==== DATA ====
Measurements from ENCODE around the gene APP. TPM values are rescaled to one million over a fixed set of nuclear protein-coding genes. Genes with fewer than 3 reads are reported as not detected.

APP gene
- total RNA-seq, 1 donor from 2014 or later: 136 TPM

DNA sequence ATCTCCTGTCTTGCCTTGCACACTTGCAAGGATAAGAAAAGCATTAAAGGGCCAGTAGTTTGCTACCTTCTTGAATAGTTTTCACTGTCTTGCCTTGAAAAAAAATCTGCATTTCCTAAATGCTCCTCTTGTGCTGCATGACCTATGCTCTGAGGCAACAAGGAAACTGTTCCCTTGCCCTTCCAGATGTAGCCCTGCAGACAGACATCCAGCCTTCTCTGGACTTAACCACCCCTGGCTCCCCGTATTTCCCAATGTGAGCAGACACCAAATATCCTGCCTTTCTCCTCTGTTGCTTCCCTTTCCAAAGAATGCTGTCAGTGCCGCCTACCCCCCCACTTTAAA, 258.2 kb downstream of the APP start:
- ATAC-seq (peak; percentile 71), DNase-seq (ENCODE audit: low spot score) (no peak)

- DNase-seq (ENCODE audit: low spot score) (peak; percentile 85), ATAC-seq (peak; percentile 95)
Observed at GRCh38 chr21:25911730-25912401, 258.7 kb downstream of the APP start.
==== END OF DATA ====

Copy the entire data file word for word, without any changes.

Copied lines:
Measurements from ENCODE around the gene APP. TPM values are rescaled to one million over a fixed set of nuclear protein-coding genes. Genes with fewer than 3 reads are reported as not detected.

APP gene
- total RNA-seq, 1 donor from 2014 or later: 136 TPM

DNA sequence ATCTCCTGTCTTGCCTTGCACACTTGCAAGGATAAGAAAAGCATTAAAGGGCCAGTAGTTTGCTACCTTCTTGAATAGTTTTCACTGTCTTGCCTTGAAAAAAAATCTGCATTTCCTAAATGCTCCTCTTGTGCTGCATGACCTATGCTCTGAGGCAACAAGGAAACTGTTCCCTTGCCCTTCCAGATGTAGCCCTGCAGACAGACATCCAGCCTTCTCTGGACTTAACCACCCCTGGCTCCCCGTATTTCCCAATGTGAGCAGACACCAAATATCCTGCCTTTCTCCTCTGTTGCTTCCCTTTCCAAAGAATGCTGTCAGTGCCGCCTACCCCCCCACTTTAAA, 258.2 kb downstream of the APP start:
- ATAC-seq (peak; percentile 71), DNase-seq (ENCODE audit: low spot score) (no peak)

- DNase-seq (ENCODE audit: low spot score) (peak; percentile 85), ATAC-seq (peak; percentile 95)
Observed at GRCh38 chr21:25911730-25912401, 258.7 kb downstream of the APP start.